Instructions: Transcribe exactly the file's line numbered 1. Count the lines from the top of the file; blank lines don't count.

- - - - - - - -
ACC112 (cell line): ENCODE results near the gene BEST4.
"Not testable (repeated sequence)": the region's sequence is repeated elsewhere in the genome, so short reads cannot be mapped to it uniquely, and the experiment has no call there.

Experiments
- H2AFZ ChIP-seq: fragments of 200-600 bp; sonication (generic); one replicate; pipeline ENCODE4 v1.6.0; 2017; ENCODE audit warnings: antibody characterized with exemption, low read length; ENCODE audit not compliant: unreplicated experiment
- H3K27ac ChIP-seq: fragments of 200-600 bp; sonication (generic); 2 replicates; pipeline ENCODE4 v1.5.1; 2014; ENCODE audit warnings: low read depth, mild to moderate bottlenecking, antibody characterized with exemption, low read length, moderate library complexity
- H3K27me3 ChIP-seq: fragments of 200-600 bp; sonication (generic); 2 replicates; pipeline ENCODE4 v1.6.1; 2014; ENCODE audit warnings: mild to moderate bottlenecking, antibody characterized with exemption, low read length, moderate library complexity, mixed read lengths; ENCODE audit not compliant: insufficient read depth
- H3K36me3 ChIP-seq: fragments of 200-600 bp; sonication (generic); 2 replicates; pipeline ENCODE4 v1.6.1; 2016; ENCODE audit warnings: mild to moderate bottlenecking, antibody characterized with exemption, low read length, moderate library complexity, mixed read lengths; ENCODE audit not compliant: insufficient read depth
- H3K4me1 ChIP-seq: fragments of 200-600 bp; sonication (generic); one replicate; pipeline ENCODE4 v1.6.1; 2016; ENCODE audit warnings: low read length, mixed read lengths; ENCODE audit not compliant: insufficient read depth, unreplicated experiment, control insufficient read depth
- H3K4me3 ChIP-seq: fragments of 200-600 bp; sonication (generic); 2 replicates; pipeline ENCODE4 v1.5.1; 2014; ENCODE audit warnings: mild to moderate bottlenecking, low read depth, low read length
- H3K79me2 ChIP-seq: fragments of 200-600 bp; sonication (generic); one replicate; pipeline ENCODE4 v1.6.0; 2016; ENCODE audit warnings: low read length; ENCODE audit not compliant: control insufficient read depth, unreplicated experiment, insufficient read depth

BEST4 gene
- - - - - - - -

ACC112 (cell line): ENCODE results near the gene BEST4.